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The Dangers of Vaping

By Katherine Unger Baillie, Science News Officer, Penn Today

As deaths and lung injuries associated with e-cigarettes continue to be reported, Frank Leone of the Perelman School of Medicine sheds light on the risks.

It’s an increasingly common sight around the nation: A person lifts a device to their mouth, and suddenly their head appears engulfed in a vapor cloud. 

Electronic cigarettes, which give rise to those drifts of fleeting, smokeless vapors, have exploded in popularity, introduced to the market in the early 2000s. A 2017 survey by the United States Centers for Disease Control and Prevention (CDC) indicated that 7 million U.S. adults used e-cigarettes, but the practice is growing fastest among young people. A survey from 2018 found that 37% of 12th graders had reported using the products in the past year. This rise comes as rates of cigarette smoking among young people have fallen significantly in recent years.

Makers of electronic cigarettes have billed them as a safer alternative to cigarettes. But with eight deaths and more than 500 instances of lung injury now linked to their use, the products are under scrutiny from the public as well as the CDC and U.S. Food and Drug Administration (FDA).  

“The public health community used to feel that tobacco equals death, and it followed that not-tobacco equals not-death,” says Frank Leone, director of Penn’s Comprehensive Smoking Treatment Program and a pulmonologist at the Perelman School of Medicine. “Now that calculus is changing. People are starting to recognize that, sure, cigarette smoking has its risk profile, but electronic cigarettes have their own risk profile.”

Electronic cigarettes, or e-cigarettes, are hand-held, battery-powered devices. Unlike cigarettes, they do not burn tobacco but rather contain a heating element that aerosolizes a nicotine-containing solution into a vapor, which users then inhale. 

At Penn, physicians and other health workers have been seeing the nationwide trends in e-cigarette use reflected in the student population. Leone points to a recent survey, conducted by the Student Health Service, that suggested that undergraduates who began using the devices on campus were well informed about the dangers of smoking.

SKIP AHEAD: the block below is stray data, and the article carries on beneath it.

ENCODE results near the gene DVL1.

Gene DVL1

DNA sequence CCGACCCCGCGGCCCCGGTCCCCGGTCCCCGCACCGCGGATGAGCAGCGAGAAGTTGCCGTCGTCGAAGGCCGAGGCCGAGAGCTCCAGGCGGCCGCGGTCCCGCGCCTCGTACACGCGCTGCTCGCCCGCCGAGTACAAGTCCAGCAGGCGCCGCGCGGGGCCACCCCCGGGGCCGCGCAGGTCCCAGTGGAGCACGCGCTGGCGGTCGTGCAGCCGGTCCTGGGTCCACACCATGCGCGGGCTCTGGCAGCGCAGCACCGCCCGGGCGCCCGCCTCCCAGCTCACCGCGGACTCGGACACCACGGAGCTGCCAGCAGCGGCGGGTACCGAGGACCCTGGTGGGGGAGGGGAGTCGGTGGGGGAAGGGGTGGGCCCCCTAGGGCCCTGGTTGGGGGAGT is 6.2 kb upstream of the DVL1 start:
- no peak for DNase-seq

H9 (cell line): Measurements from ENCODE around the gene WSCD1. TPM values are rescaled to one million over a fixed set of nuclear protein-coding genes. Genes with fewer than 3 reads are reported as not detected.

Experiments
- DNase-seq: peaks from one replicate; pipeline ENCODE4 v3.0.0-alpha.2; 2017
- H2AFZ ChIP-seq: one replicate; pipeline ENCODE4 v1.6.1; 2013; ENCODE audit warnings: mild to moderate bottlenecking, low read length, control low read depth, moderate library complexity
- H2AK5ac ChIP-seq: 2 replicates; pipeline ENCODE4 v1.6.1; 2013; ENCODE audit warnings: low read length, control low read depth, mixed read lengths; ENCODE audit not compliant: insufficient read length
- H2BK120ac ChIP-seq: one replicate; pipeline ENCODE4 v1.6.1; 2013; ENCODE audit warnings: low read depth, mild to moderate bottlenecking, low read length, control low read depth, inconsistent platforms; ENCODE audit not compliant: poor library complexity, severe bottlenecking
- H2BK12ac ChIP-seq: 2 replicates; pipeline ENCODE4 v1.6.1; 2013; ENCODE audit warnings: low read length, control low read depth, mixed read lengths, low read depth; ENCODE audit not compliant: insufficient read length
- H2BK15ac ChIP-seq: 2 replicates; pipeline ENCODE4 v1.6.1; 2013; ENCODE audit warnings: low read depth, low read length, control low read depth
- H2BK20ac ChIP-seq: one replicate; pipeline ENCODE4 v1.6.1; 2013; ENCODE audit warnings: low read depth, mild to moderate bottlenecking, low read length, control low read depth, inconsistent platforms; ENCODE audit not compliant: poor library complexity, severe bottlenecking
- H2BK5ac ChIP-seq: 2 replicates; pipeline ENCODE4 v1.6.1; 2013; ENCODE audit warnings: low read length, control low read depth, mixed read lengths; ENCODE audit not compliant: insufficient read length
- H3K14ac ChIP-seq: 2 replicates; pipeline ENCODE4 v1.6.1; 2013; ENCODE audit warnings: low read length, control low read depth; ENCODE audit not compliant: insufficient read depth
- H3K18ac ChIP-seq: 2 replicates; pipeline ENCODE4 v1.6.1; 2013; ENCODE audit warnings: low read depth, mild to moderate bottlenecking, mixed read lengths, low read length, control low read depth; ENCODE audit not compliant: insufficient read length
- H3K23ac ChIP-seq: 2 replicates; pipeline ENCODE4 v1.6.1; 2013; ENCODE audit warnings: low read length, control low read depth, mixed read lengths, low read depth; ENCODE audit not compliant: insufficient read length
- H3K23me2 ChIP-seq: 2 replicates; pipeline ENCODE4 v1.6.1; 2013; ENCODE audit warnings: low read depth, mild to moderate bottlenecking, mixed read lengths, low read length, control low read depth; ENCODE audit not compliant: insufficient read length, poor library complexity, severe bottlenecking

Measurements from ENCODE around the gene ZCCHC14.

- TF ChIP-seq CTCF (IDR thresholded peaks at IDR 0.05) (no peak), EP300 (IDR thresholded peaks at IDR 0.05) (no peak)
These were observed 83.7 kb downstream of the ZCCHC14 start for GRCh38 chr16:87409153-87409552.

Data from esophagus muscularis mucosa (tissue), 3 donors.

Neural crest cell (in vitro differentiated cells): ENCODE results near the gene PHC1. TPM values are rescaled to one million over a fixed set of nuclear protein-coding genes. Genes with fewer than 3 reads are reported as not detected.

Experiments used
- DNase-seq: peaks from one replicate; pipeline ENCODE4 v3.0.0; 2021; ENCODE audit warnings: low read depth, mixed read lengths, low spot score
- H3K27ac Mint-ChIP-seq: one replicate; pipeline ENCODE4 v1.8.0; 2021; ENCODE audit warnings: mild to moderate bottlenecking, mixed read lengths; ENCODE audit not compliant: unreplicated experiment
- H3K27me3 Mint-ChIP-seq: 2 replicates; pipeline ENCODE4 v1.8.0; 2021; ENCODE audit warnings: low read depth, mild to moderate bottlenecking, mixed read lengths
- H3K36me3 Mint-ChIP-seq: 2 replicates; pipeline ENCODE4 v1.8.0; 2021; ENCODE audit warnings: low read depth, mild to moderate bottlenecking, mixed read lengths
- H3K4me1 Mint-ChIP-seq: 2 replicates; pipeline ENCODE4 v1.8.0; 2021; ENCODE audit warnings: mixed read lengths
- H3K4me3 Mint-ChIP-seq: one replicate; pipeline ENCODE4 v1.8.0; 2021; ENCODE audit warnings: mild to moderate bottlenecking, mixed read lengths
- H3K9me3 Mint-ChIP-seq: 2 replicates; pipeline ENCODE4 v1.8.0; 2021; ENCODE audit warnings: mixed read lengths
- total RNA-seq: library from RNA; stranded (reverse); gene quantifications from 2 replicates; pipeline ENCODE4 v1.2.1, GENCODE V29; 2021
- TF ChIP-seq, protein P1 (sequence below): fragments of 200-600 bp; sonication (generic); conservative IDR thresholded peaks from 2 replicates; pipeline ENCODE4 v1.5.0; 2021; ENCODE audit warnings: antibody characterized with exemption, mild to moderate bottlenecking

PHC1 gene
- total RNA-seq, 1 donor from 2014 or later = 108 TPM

“These are people who have gotten the message that cigarettes are gross,” says Leone. “They don’t want to smoke. But they don’t think of this as smoking.”

According to the survey and Leone’s experience, students don’t necessarily even consider their habit as vaping. “They think of it as ‘Juuling,’” he says, referring to the maker of sleek e-cigarettes that can be charged in USB ports and have commandeered roughly a third of the market. 

Juul and similar companies claim their devices are intended to help adult cigarette users quit. Yet aspects of the products make them appealing to use, particularly for younger people. For one, they use a single type of nicotine salt, nicotine benzoate, which is tasteless and doesn’t elicit a caustic sensation when it hits the back of the throat, as many other types of naturally occurring nicotine salts do. Nicotine benzoate is also able to quickly traverse the blood-brain barrier, making it “precisely the right product for a young person to get maximum impact with minimum aversive sensations,” Leone says.  

What’s more, their cartridges come in a variety of appealing flavors. 

“Out of one side of their mouth Juul is all about helping adults have a choice,” says Leone, “and out the other side they’re selling mango- and crème brûlée- and strawberry shortcake-flavored solutions.”

This facet of products of Juul and other manufacturers  has led the FDA to consider a ban on flavored nicotine products, which seem to target young—even underage—users.

Leone notes that the flavors may also enhance the irresistible pull of the products on a biological level.

“Nicotine hooks itself onto sensory inputs to create its addictive potential,” Leone says. “So it turns out that adding specific flavors to nicotine products enhances the nicotine’s reinforcing capacity.”

Perhaps in part for these reasons, while some individuals say e-cigarettes helped them quit smoking, Leone says researchers have not been able to reproduce those successes. Some evidence even suggests that e-cigarette use can actually impede smoking-cessation efforts.

What’s clear is that vaping can cause harm and that the people who have died or experienced serious lung injuries from using e-cigarettes don’t fit into a single bucket, says Leone: They have used different products for different lengths of time in different ways. This makes it hard to point a finger at one chemical, or one product, to blame. Rather, it suggests that the act of vaping itself is the problem.

“There’s this false calculus that e-cigarettes have to be less harmful than cigarettes,” he says. “They are harmful, period. You just can’t mess with the lungs in any old way you want to and expect to get away with it.”

As a part of promoting the safety and health of the whole community, Penn’s Tobacco-Free Campus designation extends to electronic cigarette use. For students, staff, and faculty who want to stop using e-cigarettes, a variety of wellness resources are available. These programs rely on an incentivizing approach to quitting, focused on positively reinforcing healthy behaviors instead of eliciting a sense of fear or shame around them. 

Leone recommends reaching out to a primary care doctor or contacting a Comprehensive Smoking Cessation Treatment Program for information about additional tools.